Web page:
There are a number of long-term complications from Kawasaki Disease.  We often hear the words ‘normal’ from Freya’s cardiologist, we are also told by world leading specialists in this disease that Freya’s heart will never be ‘normal’.  We are told to celebrate remodelling, but warned of possible stenosis (narrowing of the previously dilated arteries).  We are told stenosis will take decades to occur, but read stories of emergency heart bypass surgery within months of diagnosis.  We are told to live a normal life, not to worry, but research shows that 80% of children who suffer significant damage to their hearts as a result of KD will require surgical intervention later in life.  Our doctors talk about what they see and know, but do not give confidence that they are familiar with all of the ways in which KD alters the child’s heart.  I won’t even pretend to fully comprehend all the possible risks associated with Freya’s heart.  I read about fibroblasts, myocarditis, and damage to the heart muscle, but I can’t begin to understand what those things mean in relation to Freya’s heart.  No matter how much I have learned and think I know about this disease, I didn’t spend years in school learning about human hearts.

When I allow myself to think positively about the prognosis for Freya, I believe she has a good chance of living a normal life.  But then I worry that I am becoming complacent.  Freya’s doctors have shared that they have a degree of anxiety over Freya’s condition, and need to take a closer look.  They’ve postponed that closer look until later in the year, and I worry about what changes might be occurring inside her heart in the interim.  Only a few days to wait for some reassurance on that score (Freya’s next cardiology follow-up is on Monday 13th March).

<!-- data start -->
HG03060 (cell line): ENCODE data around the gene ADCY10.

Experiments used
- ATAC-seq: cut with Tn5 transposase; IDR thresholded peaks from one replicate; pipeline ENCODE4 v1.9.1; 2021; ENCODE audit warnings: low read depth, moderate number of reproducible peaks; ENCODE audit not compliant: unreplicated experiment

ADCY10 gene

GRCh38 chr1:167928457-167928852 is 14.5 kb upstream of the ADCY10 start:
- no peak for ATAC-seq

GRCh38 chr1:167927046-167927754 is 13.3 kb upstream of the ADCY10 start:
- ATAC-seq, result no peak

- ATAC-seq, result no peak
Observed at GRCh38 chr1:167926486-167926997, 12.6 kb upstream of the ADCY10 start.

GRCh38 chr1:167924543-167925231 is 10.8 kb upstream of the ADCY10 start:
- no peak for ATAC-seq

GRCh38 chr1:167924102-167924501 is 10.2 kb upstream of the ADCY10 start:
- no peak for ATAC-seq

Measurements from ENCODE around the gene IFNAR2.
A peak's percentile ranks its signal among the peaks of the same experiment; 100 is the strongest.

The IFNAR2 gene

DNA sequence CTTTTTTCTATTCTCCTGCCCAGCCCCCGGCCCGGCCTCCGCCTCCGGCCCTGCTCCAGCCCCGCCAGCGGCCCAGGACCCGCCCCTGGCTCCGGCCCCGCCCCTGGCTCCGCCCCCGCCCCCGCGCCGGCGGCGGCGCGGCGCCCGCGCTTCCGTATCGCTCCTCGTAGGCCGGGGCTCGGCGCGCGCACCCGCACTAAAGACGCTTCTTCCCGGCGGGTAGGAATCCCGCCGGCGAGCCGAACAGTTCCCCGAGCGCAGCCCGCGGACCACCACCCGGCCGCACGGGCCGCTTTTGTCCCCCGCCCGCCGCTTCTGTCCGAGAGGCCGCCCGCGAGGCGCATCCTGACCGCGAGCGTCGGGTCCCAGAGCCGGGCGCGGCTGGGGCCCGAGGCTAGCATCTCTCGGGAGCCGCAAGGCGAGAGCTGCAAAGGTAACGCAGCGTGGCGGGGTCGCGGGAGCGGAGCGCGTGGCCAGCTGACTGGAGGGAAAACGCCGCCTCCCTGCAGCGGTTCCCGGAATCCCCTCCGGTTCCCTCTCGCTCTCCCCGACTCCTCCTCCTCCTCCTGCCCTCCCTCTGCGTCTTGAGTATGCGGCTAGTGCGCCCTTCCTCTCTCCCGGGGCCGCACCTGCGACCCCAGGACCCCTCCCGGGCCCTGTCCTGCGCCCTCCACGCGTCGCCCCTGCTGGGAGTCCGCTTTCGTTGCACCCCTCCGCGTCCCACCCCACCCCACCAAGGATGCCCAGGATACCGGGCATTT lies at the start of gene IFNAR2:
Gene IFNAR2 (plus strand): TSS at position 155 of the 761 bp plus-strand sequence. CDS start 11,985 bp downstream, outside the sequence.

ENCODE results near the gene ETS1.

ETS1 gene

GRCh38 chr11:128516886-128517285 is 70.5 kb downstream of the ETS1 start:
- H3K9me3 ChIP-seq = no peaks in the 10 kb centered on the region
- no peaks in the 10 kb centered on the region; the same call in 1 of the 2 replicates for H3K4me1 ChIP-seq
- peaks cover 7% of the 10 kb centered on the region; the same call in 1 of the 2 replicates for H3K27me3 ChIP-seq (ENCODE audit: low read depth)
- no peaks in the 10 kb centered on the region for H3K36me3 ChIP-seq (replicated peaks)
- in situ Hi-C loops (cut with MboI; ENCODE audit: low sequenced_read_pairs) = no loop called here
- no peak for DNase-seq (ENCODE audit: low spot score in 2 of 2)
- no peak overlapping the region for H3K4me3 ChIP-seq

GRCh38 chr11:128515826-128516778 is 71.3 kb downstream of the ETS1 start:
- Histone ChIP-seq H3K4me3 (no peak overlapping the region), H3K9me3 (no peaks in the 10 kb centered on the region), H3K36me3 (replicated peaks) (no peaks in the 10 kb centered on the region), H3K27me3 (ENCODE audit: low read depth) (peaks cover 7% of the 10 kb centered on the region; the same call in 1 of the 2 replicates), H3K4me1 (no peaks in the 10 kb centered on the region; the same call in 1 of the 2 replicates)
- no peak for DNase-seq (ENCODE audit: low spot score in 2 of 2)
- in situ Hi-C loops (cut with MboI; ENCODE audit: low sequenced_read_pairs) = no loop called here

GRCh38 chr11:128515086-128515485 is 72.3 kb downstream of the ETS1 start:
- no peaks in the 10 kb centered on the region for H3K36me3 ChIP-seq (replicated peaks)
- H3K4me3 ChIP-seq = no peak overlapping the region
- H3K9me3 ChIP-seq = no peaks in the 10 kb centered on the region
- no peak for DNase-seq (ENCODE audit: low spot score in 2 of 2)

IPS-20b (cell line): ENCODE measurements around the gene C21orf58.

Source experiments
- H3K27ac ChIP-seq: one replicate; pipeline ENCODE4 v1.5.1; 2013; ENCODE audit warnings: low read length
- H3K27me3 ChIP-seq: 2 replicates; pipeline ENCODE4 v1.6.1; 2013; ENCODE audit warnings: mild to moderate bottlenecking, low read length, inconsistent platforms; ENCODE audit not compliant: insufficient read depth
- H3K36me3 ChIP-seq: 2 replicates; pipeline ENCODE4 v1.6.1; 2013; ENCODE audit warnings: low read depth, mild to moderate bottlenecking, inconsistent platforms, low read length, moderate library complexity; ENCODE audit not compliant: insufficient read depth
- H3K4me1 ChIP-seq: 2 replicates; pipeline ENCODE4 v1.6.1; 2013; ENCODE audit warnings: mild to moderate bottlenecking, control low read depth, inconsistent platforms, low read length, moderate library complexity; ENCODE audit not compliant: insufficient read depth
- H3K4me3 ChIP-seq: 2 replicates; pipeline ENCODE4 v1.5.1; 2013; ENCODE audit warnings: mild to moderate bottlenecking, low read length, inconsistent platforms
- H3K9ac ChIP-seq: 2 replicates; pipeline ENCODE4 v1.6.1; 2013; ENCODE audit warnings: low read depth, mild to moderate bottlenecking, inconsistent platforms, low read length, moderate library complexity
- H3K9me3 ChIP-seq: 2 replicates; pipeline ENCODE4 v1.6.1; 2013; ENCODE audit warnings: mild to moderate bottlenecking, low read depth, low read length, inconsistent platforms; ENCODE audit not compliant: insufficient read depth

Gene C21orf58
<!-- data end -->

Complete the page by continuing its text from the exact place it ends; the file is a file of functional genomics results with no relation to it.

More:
When I consider that there is a possibility (though perhaps not a probability) of Freya suffering a heart attack, for example, I find myself suffocated by the thought. It’s like there is no end to the suffocation because you never know when something like that will strike. And I know that can be said for anyone, but the worry is more tangible when you are faced with a known condition with associated risks. When I wake in the morning, I lay paralysed in my bed until I hear something through the baby monitor that will defy my worst fears – a rustle of a sheet, a snort or a murmur from my sleeping girl. Not until I hear a sound do I let out the breath that I’ve been holding since I opened my eyes.  I’m sure every mother could say the same, we all worry about our children don’t we.